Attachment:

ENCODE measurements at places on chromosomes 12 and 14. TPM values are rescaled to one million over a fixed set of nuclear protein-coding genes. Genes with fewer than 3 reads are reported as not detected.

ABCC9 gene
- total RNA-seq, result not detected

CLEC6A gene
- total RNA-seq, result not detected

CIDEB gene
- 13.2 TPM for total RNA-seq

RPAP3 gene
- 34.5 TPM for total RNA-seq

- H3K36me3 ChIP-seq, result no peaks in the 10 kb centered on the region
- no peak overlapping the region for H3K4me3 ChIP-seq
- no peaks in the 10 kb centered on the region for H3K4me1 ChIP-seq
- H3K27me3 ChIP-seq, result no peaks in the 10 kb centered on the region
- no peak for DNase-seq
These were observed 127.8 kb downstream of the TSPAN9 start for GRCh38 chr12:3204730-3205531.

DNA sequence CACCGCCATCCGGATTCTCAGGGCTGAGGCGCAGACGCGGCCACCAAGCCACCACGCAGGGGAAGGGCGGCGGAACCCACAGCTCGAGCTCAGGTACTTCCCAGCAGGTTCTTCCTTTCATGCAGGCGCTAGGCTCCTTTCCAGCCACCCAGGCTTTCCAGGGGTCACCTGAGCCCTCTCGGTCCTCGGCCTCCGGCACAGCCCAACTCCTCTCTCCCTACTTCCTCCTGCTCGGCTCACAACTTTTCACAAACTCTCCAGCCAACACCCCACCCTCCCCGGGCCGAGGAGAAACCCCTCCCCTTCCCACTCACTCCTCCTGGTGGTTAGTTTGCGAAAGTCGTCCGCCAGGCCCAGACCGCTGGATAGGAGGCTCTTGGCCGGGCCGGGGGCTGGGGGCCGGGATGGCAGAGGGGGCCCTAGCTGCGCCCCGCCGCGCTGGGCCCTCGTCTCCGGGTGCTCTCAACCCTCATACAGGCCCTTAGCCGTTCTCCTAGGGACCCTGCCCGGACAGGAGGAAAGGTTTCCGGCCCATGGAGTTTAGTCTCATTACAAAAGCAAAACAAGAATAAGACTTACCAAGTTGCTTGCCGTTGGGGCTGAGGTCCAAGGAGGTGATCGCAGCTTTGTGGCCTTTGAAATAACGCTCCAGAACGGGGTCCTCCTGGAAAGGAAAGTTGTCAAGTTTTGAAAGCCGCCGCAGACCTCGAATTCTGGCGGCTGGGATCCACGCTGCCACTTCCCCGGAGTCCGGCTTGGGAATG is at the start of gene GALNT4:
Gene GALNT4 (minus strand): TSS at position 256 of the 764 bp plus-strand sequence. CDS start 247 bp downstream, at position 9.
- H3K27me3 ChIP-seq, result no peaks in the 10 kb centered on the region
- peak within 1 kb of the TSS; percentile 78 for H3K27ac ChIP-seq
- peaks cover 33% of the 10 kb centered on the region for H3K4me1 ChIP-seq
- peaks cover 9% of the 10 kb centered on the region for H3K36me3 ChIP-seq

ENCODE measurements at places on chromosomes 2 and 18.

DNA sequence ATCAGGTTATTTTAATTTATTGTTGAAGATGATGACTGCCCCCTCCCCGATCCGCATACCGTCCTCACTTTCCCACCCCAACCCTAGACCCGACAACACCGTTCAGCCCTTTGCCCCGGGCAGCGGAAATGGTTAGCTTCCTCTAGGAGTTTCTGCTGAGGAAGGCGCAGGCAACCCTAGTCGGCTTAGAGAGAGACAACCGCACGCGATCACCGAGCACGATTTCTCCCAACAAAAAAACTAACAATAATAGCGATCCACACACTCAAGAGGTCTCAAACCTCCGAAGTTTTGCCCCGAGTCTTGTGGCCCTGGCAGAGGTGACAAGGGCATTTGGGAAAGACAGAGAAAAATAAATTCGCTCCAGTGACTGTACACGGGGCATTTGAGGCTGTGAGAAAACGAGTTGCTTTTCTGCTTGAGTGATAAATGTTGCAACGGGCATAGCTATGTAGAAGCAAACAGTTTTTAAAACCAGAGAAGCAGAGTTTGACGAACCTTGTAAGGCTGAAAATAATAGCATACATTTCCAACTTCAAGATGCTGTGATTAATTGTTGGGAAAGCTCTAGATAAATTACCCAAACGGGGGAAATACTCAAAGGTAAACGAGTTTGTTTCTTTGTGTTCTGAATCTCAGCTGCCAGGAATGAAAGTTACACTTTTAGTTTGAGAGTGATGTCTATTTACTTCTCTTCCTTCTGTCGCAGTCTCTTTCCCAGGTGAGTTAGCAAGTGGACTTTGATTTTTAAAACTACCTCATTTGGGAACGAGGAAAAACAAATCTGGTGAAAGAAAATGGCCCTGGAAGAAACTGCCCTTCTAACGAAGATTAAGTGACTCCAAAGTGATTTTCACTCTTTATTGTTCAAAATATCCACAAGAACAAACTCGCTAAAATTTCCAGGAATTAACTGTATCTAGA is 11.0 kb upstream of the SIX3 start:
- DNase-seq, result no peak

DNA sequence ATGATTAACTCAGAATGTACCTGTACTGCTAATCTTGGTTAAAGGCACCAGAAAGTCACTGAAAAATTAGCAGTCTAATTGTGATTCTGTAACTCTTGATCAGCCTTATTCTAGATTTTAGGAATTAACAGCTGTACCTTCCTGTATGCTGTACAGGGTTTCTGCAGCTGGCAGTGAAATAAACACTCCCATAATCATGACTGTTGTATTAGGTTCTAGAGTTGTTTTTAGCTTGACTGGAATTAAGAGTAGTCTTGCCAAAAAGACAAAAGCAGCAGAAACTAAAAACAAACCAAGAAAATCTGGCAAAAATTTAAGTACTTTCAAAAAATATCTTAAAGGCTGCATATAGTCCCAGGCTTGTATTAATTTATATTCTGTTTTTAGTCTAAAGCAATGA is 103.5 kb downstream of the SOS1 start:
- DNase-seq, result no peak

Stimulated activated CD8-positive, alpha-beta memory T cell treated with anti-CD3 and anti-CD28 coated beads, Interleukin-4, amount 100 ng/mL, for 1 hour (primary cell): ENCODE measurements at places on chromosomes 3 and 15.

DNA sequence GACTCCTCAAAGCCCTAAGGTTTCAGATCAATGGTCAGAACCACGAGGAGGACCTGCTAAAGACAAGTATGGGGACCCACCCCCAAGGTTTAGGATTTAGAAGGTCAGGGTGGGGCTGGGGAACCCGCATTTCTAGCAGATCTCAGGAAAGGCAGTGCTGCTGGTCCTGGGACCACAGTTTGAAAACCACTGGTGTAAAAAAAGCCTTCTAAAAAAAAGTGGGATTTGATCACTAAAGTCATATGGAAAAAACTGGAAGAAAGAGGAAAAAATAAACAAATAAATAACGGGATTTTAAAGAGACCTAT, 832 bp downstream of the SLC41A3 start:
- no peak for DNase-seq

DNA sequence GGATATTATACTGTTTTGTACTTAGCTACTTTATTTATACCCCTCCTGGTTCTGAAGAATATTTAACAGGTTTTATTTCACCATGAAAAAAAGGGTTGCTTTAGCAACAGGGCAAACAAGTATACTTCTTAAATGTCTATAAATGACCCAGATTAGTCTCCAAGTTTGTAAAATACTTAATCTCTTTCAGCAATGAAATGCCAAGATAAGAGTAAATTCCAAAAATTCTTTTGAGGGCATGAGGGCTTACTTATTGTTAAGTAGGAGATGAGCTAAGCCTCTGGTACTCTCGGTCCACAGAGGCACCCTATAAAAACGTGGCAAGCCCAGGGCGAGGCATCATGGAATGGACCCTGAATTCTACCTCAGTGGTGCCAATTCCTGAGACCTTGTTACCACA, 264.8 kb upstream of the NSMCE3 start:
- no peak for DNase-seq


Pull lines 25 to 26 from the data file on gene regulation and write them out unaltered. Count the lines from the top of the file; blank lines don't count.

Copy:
DNA sequence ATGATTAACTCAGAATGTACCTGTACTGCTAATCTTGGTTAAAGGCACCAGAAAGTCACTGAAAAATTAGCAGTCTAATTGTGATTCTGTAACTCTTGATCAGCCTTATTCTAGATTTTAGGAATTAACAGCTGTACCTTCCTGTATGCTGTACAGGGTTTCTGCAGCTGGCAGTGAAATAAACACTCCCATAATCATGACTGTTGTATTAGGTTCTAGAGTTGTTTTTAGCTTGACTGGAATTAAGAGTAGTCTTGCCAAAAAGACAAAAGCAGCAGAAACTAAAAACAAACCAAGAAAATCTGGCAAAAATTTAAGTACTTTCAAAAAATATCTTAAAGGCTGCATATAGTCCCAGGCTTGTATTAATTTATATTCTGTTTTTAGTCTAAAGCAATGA is 103.5 kb downstream of the SOS1 start:
- DNase-seq, result no peak